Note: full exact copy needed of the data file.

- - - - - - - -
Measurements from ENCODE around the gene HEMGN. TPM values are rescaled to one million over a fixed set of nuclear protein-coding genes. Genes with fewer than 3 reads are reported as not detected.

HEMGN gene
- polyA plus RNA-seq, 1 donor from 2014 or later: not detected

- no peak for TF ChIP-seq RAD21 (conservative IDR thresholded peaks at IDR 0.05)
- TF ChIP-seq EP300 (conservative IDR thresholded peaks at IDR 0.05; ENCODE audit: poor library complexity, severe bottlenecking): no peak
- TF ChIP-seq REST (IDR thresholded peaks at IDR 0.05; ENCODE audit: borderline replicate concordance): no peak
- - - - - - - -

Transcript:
Measurements from ENCODE around the gene HEMGN. TPM values are rescaled to one million over a fixed set of nuclear protein-coding genes. Genes with fewer than 3 reads are reported as not detected.

HEMGN gene
- polyA plus RNA-seq, 1 donor from 2014 or later: not detected

- no peak for TF ChIP-seq RAD21 (conservative IDR thresholded peaks at IDR 0.05)
- TF ChIP-seq EP300 (conservative IDR thresholded peaks at IDR 0.05; ENCODE audit: poor library complexity, severe bottlenecking): no peak
- TF ChIP-seq REST (IDR thresholded peaks at IDR 0.05; ENCODE audit: borderline replicate concordance): no peak